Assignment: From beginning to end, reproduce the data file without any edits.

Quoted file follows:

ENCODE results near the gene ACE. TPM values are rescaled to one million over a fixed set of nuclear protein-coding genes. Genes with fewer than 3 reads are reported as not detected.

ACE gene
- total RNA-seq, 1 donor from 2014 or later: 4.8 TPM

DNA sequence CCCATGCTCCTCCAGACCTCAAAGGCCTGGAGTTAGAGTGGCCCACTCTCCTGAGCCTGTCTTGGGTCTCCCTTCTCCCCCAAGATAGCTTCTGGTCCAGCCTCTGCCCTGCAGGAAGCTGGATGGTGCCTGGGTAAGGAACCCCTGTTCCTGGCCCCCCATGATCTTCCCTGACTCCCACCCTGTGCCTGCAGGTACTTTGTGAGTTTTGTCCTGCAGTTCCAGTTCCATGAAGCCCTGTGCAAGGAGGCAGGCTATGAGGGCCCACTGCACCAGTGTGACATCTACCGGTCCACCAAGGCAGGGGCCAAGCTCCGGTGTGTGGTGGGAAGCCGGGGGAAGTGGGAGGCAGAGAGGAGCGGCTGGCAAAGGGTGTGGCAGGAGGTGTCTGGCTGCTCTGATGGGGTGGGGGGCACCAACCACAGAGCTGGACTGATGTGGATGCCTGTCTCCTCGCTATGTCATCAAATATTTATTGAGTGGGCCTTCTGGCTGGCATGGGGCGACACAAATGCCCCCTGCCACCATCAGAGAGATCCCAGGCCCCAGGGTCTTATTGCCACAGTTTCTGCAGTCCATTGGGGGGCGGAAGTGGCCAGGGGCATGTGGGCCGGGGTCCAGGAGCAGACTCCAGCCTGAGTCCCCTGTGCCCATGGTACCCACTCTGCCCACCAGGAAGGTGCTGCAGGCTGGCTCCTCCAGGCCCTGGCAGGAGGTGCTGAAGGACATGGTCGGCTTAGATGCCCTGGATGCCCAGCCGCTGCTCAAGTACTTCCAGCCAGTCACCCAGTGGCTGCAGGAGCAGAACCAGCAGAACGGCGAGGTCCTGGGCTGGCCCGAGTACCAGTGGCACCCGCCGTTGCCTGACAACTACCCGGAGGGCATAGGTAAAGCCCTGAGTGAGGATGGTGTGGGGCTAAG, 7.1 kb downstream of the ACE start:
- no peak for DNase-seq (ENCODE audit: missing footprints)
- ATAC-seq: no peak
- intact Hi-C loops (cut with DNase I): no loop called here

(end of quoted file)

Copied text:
ENCODE results near the gene ACE. TPM values are rescaled to one million over a fixed set of nuclear protein-coding genes. Genes with fewer than 3 reads are reported as not detected.

ACE gene
- total RNA-seq, 1 donor from 2014 or later: 4.8 TPM

DNA sequence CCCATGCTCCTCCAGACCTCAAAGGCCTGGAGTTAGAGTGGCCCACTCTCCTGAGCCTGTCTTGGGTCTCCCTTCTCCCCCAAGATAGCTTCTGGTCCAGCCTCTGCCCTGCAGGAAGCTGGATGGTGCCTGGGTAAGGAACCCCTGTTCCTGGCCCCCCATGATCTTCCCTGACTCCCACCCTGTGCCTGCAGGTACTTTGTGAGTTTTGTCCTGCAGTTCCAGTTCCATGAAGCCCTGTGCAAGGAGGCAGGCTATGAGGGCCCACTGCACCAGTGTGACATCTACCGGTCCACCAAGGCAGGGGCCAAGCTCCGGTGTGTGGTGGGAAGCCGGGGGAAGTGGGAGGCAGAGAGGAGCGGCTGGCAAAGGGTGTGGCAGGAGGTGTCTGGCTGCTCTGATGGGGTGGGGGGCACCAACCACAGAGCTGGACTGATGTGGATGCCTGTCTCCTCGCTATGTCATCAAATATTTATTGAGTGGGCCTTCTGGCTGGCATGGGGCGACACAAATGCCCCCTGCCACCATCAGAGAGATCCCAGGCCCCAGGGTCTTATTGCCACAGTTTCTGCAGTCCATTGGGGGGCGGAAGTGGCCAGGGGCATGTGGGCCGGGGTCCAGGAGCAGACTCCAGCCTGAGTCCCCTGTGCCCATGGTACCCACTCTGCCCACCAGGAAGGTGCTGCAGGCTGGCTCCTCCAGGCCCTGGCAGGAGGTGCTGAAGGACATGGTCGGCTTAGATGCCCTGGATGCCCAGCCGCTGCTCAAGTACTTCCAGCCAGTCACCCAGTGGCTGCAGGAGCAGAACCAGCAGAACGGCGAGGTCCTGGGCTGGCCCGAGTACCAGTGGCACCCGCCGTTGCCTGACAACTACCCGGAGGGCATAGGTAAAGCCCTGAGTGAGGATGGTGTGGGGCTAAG, 7.1 kb downstream of the ACE start:
- no peak for DNase-seq (ENCODE audit: missing footprints)
- ATAC-seq: no peak
- intact Hi-C loops (cut with DNase I): no loop called here